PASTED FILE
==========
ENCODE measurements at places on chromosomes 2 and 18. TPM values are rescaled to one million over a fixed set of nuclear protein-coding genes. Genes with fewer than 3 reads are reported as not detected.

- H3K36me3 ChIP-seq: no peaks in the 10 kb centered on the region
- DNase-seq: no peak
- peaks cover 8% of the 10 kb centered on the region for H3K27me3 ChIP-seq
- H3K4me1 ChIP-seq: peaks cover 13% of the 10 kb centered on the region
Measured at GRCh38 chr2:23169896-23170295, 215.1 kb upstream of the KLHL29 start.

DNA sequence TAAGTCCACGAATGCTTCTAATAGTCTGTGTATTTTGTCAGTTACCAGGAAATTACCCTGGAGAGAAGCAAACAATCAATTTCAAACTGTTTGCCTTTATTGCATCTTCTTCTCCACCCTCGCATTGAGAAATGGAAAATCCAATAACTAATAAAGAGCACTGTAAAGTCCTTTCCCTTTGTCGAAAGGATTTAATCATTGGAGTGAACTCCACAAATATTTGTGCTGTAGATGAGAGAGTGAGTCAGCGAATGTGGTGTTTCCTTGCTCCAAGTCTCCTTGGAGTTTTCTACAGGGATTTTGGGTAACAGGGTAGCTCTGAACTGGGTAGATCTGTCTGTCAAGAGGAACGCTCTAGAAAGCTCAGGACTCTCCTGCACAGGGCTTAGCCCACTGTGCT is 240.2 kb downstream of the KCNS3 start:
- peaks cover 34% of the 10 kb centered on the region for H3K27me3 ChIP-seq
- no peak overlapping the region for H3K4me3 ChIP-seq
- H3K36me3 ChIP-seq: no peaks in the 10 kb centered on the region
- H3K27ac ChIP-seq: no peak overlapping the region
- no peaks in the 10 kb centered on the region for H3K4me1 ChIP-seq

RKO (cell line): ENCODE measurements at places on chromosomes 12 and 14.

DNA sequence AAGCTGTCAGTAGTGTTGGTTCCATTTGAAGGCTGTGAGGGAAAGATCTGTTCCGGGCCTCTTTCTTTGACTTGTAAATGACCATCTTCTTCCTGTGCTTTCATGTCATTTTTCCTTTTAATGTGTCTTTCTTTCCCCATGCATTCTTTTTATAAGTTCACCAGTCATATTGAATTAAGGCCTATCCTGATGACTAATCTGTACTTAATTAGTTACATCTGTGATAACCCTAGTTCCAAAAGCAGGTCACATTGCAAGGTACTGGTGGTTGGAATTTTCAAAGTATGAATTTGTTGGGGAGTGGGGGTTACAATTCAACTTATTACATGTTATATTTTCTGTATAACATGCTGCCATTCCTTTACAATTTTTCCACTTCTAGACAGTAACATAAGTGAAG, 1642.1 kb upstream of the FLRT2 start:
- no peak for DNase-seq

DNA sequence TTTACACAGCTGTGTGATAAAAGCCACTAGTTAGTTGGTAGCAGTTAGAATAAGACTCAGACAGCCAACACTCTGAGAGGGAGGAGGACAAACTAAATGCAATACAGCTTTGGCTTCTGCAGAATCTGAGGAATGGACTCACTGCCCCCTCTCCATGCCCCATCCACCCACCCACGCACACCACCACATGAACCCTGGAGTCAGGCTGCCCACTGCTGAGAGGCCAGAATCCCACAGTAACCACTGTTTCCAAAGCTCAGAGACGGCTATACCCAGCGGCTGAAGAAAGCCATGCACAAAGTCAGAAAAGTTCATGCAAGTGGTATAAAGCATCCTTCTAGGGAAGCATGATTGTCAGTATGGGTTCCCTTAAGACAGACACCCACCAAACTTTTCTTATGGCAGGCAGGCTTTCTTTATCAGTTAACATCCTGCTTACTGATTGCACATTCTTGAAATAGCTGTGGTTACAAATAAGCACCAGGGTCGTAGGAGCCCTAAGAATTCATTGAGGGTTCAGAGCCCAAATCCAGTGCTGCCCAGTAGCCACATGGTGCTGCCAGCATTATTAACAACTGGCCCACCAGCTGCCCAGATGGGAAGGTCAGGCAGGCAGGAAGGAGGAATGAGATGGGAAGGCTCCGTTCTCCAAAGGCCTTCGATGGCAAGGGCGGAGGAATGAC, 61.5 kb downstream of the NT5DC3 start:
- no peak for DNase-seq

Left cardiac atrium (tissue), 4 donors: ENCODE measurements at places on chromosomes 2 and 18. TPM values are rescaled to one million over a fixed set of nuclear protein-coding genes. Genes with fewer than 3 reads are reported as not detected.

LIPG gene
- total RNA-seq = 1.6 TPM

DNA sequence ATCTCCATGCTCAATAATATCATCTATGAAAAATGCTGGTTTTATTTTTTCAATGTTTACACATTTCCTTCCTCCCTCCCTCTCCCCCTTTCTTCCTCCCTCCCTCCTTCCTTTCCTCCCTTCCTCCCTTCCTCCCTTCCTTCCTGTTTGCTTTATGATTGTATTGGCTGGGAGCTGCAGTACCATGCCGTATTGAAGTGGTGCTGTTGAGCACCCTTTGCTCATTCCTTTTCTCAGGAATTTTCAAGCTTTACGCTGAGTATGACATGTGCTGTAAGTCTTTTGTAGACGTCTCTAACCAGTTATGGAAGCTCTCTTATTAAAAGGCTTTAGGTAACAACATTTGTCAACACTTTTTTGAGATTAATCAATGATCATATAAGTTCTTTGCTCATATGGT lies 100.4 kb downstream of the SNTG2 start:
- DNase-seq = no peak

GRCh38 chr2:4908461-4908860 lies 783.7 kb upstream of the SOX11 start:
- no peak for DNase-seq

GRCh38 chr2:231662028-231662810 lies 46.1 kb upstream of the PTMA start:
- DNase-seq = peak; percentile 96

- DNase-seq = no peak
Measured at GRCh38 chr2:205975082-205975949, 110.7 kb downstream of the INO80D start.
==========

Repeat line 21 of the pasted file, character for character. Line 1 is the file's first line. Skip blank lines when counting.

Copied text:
DNA sequence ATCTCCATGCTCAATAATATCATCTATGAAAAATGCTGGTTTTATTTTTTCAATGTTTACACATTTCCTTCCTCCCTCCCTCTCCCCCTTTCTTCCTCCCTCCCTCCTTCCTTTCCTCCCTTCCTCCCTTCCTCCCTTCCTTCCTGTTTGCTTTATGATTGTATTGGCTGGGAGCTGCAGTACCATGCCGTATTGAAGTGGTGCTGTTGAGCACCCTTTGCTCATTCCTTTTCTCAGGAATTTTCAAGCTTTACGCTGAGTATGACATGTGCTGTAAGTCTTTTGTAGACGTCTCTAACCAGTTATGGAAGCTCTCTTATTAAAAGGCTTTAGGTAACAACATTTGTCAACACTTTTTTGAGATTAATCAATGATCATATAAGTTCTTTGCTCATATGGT lies 100.4 kb downstream of the SNTG2 start: